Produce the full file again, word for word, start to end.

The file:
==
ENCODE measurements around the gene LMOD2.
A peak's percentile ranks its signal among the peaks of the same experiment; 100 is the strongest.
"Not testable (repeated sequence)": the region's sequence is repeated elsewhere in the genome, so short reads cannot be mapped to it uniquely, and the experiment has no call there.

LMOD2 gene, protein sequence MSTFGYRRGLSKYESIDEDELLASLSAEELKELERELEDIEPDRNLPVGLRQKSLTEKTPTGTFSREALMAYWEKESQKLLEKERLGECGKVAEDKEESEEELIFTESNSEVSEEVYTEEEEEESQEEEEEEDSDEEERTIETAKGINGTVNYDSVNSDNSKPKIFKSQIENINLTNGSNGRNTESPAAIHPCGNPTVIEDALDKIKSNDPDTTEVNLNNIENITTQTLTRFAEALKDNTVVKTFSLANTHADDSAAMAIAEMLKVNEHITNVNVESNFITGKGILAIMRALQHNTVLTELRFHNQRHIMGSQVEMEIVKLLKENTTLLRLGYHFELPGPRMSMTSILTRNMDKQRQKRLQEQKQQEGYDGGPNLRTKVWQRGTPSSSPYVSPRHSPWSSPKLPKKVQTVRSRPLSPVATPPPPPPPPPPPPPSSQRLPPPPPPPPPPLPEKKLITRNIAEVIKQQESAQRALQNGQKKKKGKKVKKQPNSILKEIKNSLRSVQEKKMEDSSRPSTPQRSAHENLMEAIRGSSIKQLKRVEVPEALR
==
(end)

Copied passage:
ENCODE measurements around the gene LMOD2.
A peak's percentile ranks its signal among the peaks of the same experiment; 100 is the strongest.
"Not testable (repeated sequence)": the region's sequence is repeated elsewhere in the genome, so short reads cannot be mapped to it uniquely, and the experiment has no call there.

LMOD2 gene, protein sequence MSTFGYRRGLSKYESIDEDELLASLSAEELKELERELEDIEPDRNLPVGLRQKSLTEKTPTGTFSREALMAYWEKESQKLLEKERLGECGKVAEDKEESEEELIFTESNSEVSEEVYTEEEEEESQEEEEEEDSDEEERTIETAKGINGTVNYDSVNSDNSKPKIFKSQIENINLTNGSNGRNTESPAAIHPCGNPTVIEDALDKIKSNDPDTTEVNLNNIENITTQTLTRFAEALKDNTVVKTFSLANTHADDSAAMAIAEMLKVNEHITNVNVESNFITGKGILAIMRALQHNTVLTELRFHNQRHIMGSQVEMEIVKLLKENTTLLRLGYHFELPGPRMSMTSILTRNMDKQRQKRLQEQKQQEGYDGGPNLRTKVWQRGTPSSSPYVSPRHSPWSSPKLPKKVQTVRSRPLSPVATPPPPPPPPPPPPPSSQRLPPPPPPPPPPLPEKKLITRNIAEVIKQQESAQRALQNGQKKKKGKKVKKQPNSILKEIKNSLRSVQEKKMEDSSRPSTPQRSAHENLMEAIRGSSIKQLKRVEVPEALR